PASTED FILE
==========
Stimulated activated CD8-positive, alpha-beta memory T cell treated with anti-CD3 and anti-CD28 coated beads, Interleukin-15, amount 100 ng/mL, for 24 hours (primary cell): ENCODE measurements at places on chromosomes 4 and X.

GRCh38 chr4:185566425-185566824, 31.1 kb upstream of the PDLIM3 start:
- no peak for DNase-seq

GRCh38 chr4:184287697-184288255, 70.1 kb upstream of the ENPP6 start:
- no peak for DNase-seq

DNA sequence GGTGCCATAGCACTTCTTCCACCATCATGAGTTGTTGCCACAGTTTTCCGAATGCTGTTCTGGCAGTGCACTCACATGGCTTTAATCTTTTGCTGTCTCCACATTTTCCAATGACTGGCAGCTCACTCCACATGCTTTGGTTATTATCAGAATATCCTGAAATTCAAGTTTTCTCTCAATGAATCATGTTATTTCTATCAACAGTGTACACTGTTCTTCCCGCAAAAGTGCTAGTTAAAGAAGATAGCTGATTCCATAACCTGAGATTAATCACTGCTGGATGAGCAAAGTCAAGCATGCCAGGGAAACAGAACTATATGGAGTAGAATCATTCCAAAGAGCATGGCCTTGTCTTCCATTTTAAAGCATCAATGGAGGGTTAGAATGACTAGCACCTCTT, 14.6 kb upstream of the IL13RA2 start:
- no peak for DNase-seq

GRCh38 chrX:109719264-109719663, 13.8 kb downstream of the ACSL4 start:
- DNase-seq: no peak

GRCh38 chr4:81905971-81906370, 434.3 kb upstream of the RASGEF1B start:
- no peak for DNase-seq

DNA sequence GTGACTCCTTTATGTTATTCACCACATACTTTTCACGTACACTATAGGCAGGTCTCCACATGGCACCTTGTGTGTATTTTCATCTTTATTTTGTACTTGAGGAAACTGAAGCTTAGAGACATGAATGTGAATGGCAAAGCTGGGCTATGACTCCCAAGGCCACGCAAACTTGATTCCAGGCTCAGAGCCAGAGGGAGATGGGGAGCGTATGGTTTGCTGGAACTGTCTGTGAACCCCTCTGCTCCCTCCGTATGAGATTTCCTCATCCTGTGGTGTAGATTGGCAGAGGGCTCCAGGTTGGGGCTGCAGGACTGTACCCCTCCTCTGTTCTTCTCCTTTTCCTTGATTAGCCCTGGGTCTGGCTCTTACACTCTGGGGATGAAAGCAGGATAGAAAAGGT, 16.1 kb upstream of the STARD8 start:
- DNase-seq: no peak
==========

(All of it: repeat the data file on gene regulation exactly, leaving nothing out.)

Stimulated activated CD8-positive, alpha-beta memory T cell treated with anti-CD3 and anti-CD28 coated beads, Interleukin-15, amount 100 ng/mL, for 24 hours (primary cell): ENCODE measurements at places on chromosomes 4 and X.

GRCh38 chr4:185566425-185566824, 31.1 kb upstream of the PDLIM3 start:
- no peak for DNase-seq

GRCh38 chr4:184287697-184288255, 70.1 kb upstream of the ENPP6 start:
- no peak for DNase-seq

DNA sequence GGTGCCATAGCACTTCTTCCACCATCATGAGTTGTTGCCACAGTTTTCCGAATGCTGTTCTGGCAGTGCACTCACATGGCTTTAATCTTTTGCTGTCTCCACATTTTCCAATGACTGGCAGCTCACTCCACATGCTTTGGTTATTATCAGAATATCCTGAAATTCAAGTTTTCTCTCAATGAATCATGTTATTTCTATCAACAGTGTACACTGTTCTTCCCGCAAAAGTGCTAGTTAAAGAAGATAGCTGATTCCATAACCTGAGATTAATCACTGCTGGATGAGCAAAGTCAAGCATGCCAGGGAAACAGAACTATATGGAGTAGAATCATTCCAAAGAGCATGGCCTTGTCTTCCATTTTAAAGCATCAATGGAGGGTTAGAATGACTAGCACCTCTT, 14.6 kb upstream of the IL13RA2 start:
- no peak for DNase-seq

GRCh38 chrX:109719264-109719663, 13.8 kb downstream of the ACSL4 start:
- DNase-seq: no peak

GRCh38 chr4:81905971-81906370, 434.3 kb upstream of the RASGEF1B start:
- no peak for DNase-seq

DNA sequence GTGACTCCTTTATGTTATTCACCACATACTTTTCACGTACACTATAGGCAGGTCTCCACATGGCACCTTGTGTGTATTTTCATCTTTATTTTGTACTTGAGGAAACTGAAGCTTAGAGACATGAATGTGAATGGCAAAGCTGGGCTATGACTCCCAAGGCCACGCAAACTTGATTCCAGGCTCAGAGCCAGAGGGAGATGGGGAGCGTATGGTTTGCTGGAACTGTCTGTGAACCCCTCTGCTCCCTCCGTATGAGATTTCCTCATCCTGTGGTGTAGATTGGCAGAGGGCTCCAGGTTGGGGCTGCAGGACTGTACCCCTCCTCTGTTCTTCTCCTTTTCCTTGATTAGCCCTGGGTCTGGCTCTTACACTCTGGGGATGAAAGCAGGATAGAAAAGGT, 16.1 kb upstream of the STARD8 start:
- DNase-seq: no peak